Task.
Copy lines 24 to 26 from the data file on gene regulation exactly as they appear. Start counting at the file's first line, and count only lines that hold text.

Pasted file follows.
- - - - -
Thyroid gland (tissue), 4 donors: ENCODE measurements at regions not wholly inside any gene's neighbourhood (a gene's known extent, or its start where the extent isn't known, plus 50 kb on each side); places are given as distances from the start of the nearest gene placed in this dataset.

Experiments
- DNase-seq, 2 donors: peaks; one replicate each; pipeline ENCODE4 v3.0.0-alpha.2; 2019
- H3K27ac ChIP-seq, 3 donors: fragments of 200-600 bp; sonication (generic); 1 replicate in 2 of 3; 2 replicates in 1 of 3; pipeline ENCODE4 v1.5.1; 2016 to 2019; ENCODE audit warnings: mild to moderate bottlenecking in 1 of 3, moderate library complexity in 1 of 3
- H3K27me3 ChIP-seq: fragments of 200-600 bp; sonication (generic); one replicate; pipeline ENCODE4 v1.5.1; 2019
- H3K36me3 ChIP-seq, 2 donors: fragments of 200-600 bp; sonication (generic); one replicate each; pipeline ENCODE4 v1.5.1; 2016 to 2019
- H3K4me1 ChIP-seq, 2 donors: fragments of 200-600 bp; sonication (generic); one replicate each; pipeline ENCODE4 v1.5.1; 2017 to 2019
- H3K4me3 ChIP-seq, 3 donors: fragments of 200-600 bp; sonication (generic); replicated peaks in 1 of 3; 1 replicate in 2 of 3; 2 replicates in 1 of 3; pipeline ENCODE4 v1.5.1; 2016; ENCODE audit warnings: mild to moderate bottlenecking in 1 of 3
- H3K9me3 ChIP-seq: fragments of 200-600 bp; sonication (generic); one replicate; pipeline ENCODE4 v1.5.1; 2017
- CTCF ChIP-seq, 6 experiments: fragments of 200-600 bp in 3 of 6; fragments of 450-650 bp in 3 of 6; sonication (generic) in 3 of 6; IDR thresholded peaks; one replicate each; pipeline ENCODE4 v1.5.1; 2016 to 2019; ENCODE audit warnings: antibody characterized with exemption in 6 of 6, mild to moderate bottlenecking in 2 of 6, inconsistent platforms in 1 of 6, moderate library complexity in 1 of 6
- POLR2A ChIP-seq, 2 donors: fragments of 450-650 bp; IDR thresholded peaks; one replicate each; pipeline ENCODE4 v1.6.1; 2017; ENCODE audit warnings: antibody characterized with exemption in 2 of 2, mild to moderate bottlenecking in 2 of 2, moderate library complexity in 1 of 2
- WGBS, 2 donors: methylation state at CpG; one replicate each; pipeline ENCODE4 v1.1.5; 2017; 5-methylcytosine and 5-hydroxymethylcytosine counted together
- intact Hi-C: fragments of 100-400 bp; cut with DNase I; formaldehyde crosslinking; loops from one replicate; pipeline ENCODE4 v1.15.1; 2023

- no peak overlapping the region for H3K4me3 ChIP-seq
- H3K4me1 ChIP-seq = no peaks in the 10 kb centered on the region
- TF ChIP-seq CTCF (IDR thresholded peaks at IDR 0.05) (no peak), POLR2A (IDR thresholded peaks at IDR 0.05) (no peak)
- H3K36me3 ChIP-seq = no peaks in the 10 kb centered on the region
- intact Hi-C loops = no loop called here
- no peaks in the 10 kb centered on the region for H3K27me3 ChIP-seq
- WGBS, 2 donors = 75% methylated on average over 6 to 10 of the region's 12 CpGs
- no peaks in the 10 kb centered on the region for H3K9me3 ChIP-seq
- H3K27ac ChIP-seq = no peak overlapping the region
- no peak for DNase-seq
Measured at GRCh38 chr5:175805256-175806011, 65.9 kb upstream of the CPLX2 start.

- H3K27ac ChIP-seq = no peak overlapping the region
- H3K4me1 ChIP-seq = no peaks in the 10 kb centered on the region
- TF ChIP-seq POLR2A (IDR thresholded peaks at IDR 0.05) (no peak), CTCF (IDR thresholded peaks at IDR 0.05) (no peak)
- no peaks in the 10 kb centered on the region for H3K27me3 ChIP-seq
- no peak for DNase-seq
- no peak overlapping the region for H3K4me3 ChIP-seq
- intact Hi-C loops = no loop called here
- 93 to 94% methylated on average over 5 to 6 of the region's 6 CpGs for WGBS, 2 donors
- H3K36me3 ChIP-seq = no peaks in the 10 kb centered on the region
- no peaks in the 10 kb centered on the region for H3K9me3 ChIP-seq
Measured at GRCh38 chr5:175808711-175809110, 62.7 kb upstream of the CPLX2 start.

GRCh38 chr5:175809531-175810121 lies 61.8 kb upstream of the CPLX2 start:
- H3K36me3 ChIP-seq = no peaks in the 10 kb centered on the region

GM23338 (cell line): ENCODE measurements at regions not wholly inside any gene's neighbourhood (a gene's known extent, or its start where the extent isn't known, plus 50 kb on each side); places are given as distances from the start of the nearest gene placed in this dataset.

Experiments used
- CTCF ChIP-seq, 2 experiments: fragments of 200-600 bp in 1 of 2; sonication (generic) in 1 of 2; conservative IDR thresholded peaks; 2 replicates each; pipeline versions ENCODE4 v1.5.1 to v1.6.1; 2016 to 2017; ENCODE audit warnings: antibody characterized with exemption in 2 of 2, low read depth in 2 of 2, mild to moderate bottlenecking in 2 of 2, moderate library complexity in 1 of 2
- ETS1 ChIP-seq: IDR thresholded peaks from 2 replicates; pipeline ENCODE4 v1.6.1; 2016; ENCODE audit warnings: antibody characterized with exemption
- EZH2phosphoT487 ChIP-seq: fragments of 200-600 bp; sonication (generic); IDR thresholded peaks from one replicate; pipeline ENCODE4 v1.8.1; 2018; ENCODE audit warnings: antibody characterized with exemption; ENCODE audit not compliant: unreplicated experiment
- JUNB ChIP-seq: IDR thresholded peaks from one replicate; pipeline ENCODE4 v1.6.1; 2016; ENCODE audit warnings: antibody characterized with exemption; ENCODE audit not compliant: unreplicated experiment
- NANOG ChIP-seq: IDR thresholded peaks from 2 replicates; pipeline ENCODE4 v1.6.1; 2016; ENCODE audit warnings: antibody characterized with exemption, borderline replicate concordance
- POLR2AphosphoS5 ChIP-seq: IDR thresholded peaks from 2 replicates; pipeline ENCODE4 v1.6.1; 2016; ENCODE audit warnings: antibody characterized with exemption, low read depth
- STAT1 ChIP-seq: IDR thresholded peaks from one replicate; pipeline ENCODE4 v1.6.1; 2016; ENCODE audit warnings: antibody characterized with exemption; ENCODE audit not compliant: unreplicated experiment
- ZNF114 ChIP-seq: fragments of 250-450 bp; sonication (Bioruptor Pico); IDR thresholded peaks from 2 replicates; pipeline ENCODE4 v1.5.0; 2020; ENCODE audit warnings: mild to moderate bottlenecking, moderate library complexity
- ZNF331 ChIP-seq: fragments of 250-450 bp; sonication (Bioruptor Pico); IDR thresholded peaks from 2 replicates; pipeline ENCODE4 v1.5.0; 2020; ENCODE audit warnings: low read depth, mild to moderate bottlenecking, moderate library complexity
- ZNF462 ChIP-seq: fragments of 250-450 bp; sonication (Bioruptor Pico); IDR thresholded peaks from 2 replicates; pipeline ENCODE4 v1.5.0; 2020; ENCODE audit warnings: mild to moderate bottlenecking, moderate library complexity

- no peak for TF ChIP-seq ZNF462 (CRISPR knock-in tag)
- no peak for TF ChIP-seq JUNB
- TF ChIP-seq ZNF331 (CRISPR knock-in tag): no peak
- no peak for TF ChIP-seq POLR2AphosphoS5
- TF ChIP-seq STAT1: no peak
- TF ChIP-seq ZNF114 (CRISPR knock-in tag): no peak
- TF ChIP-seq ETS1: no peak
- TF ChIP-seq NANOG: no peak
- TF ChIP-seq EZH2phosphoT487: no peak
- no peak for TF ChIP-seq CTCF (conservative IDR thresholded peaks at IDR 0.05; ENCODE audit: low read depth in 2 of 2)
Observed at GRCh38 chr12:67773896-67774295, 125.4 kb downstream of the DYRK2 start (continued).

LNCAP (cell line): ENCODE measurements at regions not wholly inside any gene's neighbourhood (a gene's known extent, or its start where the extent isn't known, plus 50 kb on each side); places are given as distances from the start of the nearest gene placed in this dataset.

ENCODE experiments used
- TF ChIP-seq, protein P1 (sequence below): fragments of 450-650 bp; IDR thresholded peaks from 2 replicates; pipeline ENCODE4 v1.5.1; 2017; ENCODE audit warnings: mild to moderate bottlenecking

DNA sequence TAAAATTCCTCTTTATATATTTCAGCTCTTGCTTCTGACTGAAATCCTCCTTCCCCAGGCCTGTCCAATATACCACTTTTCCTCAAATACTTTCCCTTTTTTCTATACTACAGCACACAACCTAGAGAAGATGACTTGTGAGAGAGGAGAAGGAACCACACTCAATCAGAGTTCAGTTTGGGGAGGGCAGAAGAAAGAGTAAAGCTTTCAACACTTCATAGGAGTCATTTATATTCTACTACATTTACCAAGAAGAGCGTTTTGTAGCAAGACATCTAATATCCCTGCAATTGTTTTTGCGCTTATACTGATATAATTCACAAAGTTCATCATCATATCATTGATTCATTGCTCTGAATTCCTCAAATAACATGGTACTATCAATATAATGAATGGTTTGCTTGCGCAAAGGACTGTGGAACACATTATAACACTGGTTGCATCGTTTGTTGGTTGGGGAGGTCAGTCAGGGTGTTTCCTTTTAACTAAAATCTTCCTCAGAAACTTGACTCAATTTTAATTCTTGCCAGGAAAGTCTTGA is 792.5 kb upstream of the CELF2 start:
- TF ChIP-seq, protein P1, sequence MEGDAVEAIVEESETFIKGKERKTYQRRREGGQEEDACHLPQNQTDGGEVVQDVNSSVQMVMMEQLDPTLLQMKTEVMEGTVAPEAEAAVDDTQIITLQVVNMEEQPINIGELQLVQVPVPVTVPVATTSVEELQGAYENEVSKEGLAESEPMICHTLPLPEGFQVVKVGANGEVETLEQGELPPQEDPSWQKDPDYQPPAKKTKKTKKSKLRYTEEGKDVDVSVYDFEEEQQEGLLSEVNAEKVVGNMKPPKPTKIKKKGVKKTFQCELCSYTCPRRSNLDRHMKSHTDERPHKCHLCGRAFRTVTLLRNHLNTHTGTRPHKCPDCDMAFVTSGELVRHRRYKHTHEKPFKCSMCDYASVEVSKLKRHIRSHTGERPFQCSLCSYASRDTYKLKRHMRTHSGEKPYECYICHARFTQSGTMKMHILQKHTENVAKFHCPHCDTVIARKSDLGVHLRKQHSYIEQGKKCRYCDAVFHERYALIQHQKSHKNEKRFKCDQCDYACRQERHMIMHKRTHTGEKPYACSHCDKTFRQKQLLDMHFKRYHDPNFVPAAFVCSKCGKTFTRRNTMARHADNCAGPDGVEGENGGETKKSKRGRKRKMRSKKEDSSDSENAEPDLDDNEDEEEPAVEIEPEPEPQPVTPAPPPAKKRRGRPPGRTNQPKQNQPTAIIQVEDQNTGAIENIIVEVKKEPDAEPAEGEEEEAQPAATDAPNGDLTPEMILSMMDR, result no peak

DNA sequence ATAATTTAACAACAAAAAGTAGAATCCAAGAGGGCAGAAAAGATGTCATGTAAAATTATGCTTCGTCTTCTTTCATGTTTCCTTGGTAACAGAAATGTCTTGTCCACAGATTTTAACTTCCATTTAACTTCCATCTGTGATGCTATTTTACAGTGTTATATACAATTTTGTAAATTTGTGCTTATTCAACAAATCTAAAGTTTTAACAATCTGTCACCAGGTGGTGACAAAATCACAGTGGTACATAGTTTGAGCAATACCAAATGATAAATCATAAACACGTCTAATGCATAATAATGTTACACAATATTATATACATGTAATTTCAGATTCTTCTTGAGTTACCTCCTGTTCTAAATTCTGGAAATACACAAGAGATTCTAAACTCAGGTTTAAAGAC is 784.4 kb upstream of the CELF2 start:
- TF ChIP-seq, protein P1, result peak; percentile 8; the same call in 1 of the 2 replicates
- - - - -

Measured at GRCh38 chr5:175805256-175806011, 65.9 kb upstream of the CPLX2 start.

- H3K27ac ChIP-seq = no peak overlapping the region
- H3K4me1 ChIP-seq = no peaks in the 10 kb centered on the region